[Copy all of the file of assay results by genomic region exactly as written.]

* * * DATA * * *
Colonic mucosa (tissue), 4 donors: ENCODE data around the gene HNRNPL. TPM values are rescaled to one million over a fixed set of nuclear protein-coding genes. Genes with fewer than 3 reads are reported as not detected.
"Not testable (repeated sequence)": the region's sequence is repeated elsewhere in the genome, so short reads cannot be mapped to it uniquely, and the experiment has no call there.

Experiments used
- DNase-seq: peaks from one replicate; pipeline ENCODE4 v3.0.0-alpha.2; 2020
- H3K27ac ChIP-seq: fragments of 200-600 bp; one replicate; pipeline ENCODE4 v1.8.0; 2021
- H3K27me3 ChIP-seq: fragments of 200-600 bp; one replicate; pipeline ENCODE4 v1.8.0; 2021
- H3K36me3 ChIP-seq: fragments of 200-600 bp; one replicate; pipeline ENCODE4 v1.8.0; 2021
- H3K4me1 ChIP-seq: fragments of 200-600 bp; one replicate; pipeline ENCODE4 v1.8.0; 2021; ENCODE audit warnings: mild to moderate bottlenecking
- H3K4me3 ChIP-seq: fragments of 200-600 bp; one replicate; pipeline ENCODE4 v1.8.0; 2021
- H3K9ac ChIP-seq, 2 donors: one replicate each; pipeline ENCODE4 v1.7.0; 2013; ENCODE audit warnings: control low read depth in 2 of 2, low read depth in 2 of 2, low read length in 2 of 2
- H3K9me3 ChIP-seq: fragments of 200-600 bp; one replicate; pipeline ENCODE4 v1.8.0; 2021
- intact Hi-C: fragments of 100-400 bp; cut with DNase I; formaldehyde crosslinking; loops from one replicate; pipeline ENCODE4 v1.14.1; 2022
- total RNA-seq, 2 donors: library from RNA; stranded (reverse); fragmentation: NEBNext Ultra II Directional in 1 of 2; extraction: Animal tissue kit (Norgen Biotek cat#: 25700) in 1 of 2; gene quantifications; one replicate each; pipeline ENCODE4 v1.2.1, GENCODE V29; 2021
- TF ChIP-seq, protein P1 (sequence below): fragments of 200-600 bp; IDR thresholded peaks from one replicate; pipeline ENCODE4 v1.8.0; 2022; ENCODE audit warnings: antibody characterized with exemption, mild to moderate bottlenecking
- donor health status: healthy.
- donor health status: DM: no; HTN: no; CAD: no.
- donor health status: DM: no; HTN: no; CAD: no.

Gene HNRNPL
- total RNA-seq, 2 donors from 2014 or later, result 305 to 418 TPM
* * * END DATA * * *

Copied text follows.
Colonic mucosa (tissue), 4 donors: ENCODE data around the gene HNRNPL. TPM values are rescaled to one million over a fixed set of nuclear protein-coding genes. Genes with fewer than 3 reads are reported as not detected.
"Not testable (repeated sequence)": the region's sequence is repeated elsewhere in the genome, so short reads cannot be mapped to it uniquely, and the experiment has no call there.

Experiments used
- DNase-seq: peaks from one replicate; pipeline ENCODE4 v3.0.0-alpha.2; 2020
- H3K27ac ChIP-seq: fragments of 200-600 bp; one replicate; pipeline ENCODE4 v1.8.0; 2021
- H3K27me3 ChIP-seq: fragments of 200-600 bp; one replicate; pipeline ENCODE4 v1.8.0; 2021
- H3K36me3 ChIP-seq: fragments of 200-600 bp; one replicate; pipeline ENCODE4 v1.8.0; 2021
- H3K4me1 ChIP-seq: fragments of 200-600 bp; one replicate; pipeline ENCODE4 v1.8.0; 2021; ENCODE audit warnings: mild to moderate bottlenecking
- H3K4me3 ChIP-seq: fragments of 200-600 bp; one replicate; pipeline ENCODE4 v1.8.0; 2021
- H3K9ac ChIP-seq, 2 donors: one replicate each; pipeline ENCODE4 v1.7.0; 2013; ENCODE audit warnings: control low read depth in 2 of 2, low read depth in 2 of 2, low read length in 2 of 2
- H3K9me3 ChIP-seq: fragments of 200-600 bp; one replicate; pipeline ENCODE4 v1.8.0; 2021
- intact Hi-C: fragments of 100-400 bp; cut with DNase I; formaldehyde crosslinking; loops from one replicate; pipeline ENCODE4 v1.14.1; 2022
- total RNA-seq, 2 donors: library from RNA; stranded (reverse); fragmentation: NEBNext Ultra II Directional in 1 of 2; extraction: Animal tissue kit (Norgen Biotek cat#: 25700) in 1 of 2; gene quantifications; one replicate each; pipeline ENCODE4 v1.2.1, GENCODE V29; 2021
- TF ChIP-seq, protein P1 (sequence below): fragments of 200-600 bp; IDR thresholded peaks from one replicate; pipeline ENCODE4 v1.8.0; 2022; ENCODE audit warnings: antibody characterized with exemption, mild to moderate bottlenecking
- donor health status: healthy.
- donor health status: DM: no; HTN: no; CAD: no.
- donor health status: DM: no; HTN: no; CAD: no.

Gene HNRNPL
- total RNA-seq, 2 donors from 2014 or later, result 305 to 418 TPM